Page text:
Move over Apple, Dell's Adamo is irresistible value for a luxury laptop

Recommended
Move over Apple, Dell's Adamo is irresistible value for a luxury laptop
Rating
Overall:

A stunning piece of design to rival any Apple offering, and the price is surprisingly reasonable

Performance:
5
Features & Design:
6
Value for money:
5
Price
Price: $2199
> Pricing info
Specs
Price 2199
CPU model/brand Intel Core2Duo
CPU speed 1.2Ghz
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Dell may not emanate the instant cool that comes with each new Apple launch, but it's doing its best to change that.

Months of drip-fed information, brief hands-on previews and a luxurious website have whipped up expectation, and now it's here we can confidently say the Adamo has been worth the wait.

It comes in silver or black, with lush monikers - the Adamo Pearl and Onyx - and its dimensions are to die for: it's impossibly slim at just 18mm and weighs 1.8kg, so it could become a permanent companion on your travels.

The chassis is peppered with impressive details: dozens of tiny pinpricks sit at the rear of the machine, ostensibly to provide ventilation, but one of them lights up when the laptop is on and pulses when it's in sleep mode.

Underneath, the Adamo's service number is written in a miniscule font - because having stickers and panels across the underside just wouldn't do.

Instead, the base features only a raised metallic plaque with the Adamo logo, plus the Vista and Intel liveries that would usually sit below the keyboard.

To keep the sides neat, all the ports and sockets are sequestered on the rear of the machine.

You get two USB ports, a combined eSATA/USB port, Gigabit Ethernet and even a DisplayPort output. There's no D-SUB output, though, and the necessary DisplayPort-to-D-SUB and HDMI adapters are listed on Dell's US site, where they cost around $20, but haven't yet made it to the AU homepage.

The 13.3in edge-to-edge WLED screen has a native resolution of 1366 x 768, and offers bright colours and sharp detail. We found the backlight bled through a little and the panel was rather glossy but, all in all, it's pleasant to use.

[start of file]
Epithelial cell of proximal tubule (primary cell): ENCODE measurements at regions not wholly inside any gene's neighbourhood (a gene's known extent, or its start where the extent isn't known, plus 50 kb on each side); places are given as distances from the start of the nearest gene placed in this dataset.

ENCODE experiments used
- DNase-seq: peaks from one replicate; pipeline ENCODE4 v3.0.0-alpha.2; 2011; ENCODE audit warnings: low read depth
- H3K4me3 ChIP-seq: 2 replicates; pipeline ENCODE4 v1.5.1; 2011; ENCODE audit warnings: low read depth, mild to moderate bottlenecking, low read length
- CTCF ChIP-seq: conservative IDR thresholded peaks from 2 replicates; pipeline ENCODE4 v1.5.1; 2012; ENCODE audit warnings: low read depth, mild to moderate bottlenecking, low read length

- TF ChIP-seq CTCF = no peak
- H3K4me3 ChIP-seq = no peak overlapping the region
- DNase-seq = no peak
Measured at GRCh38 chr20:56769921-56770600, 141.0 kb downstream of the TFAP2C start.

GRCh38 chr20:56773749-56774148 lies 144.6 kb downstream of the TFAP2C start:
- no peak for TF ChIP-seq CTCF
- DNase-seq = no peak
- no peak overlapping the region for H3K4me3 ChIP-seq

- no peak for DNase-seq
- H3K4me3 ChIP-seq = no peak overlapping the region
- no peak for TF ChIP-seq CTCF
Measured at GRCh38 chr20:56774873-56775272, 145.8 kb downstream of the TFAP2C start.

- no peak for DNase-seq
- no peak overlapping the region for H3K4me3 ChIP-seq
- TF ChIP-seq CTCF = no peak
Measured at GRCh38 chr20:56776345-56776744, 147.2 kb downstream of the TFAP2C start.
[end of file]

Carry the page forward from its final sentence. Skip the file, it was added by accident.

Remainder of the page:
The keyboard eschews both the Scrabble-tile design of the MacBook Air and Sony VAIO Z Series in favour of wide, slightly concave keys.

They're comfortable, too, with a solid base and nice typing action, although key travel is a little short. Dell's layout is practical, with a double-height Enter key and wide Shift keys.

The trackpad has nothing innovative to rival the Air's multitouch flexibility, but it's responsive and smooth, and the mouse buttons are light and easy to click.

The gloriously thin design leaves little room for power so, consequently, the Adamo sports an Intel low voltage CPU.

The 1.2GHz Core 2 Duo U9300 and an accompanying 2GB of DDR3 RAM produced a score of 0.68 in our real-world benchmarks, which is almost identical to that of the Air, with its 1.86GHz SU9400 processor.

Neither is astonishingly quick, but it's enough power for office work and gentler tasks.

Like the Air, this Adamo sports a 128GB SSD. It isn't as capacious as we've come to expect, but for the performance and added durability it's a luxurious trade-off we're happy with. If you need more, you could take a step up from this "Admire" specification and opt for the "Desire", which doubles that to 256GB, ups the RAM to 4GB and includes a slightly faster processor.

It also ups the price to $3299. The two are identical other than those core specs, so you're stuck with integrated graphics (and no optical drive).

The $2199 base package is more appealing, and puts it on a par with the dearer of the two MacBook Airs.

It's a very close call on most counts. There's less than a millimetre between them for thickness, but the Dell weighs around 400g more.

Where the Dell can't quite match its rival is away from the mains. The Adamo managed two hours less than the Air in our light-use test, lasting five hours.

Both the Adamo and the Air have enclosed batteries - so there's no chance to buy a new one or fit a larger-capacity unit.

If you're after a stunning machine that's been designed from the ground up to make a statement, few will outdo the Adamo - a blissful marriage of superb ergonomics and striking design.

It may not be as instantly cool as its Apple equivalent, but Dell has proven that it's eminently capable of coming up with a laptop that's every bit as stylish and desirable.

While the Dell Adamo may not pack the punch of the Sony Z series, given its vastly lower price it's a far more realistic purchase for most consumers.

It's light, slim and as gorgeous as a slab of black aluminium has any right to be, so it takes a deserved place as our A-List ultraportable of choice.

 

This Review appeared in the December, 2009 issue of PC & Tech Authority Magazine

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See more about:  adamo  |  dell  |  apple  |  notebook  |  netbook  |  laptop  |  pc
 
 

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